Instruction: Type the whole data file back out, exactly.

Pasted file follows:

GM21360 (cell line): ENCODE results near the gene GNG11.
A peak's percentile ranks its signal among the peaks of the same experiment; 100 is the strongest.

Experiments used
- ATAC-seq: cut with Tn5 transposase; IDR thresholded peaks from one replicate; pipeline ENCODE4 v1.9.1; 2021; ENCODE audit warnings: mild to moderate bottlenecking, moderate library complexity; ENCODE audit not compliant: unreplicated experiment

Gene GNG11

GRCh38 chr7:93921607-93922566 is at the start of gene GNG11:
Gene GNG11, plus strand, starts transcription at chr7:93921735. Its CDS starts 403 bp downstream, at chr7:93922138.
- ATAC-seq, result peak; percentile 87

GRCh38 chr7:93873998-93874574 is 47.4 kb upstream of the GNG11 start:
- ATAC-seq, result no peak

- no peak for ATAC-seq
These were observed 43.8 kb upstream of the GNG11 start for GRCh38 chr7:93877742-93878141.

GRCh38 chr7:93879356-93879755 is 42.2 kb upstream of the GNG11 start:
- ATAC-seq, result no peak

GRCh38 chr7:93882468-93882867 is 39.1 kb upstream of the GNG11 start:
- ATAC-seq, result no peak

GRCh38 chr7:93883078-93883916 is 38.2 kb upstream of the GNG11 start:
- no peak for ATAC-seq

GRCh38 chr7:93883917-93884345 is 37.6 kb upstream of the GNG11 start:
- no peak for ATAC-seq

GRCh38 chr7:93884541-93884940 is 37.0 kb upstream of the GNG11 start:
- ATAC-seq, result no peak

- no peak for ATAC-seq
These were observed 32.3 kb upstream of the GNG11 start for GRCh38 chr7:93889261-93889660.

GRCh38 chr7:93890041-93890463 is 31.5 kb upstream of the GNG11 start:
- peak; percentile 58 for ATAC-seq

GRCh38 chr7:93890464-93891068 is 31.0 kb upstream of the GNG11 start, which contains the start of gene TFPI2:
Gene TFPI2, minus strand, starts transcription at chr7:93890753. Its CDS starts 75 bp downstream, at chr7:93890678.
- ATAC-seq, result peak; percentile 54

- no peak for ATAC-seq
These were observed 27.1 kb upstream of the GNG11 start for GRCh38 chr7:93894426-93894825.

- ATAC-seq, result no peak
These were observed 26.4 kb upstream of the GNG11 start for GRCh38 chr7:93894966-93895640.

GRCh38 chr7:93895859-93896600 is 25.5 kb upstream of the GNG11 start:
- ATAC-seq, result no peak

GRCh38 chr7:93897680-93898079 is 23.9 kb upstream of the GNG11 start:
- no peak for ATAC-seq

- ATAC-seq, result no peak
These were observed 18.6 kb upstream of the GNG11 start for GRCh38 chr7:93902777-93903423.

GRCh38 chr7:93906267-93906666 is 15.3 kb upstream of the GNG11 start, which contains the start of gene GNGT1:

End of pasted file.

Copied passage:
GM21360 (cell line): ENCODE results near the gene GNG11.
A peak's percentile ranks its signal among the peaks of the same experiment; 100 is the strongest.

Experiments used
- ATAC-seq: cut with Tn5 transposase; IDR thresholded peaks from one replicate; pipeline ENCODE4 v1.9.1; 2021; ENCODE audit warnings: mild to moderate bottlenecking, moderate library complexity; ENCODE audit not compliant: unreplicated experiment

Gene GNG11

GRCh38 chr7:93921607-93922566 is at the start of gene GNG11:
Gene GNG11, plus strand, starts transcription at chr7:93921735. Its CDS starts 403 bp downstream, at chr7:93922138.
- ATAC-seq, result peak; percentile 87

GRCh38 chr7:93873998-93874574 is 47.4 kb upstream of the GNG11 start:
- ATAC-seq, result no peak

- no peak for ATAC-seq
These were observed 43.8 kb upstream of the GNG11 start for GRCh38 chr7:93877742-93878141.

GRCh38 chr7:93879356-93879755 is 42.2 kb upstream of the GNG11 start:
- ATAC-seq, result no peak

GRCh38 chr7:93882468-93882867 is 39.1 kb upstream of the GNG11 start:
- ATAC-seq, result no peak

GRCh38 chr7:93883078-93883916 is 38.2 kb upstream of the GNG11 start:
- no peak for ATAC-seq

GRCh38 chr7:93883917-93884345 is 37.6 kb upstream of the GNG11 start:
- no peak for ATAC-seq

GRCh38 chr7:93884541-93884940 is 37.0 kb upstream of the GNG11 start:
- ATAC-seq, result no peak

- no peak for ATAC-seq
These were observed 32.3 kb upstream of the GNG11 start for GRCh38 chr7:93889261-93889660.

GRCh38 chr7:93890041-93890463 is 31.5 kb upstream of the GNG11 start:
- peak; percentile 58 for ATAC-seq

GRCh38 chr7:93890464-93891068 is 31.0 kb upstream of the GNG11 start, which contains the start of gene TFPI2:
Gene TFPI2, minus strand, starts transcription at chr7:93890753. Its CDS starts 75 bp downstream, at chr7:93890678.
- ATAC-seq, result peak; percentile 54

- no peak for ATAC-seq
These were observed 27.1 kb upstream of the GNG11 start for GRCh38 chr7:93894426-93894825.

- ATAC-seq, result no peak
These were observed 26.4 kb upstream of the GNG11 start for GRCh38 chr7:93894966-93895640.

GRCh38 chr7:93895859-93896600 is 25.5 kb upstream of the GNG11 start:
- ATAC-seq, result no peak

GRCh38 chr7:93897680-93898079 is 23.9 kb upstream of the GNG11 start:
- no peak for ATAC-seq

- ATAC-seq, result no peak
These were observed 18.6 kb upstream of the GNG11 start for GRCh38 chr7:93902777-93903423.

GRCh38 chr7:93906267-93906666 is 15.3 kb upstream of the GNG11 start, which contains the start of gene GNGT1: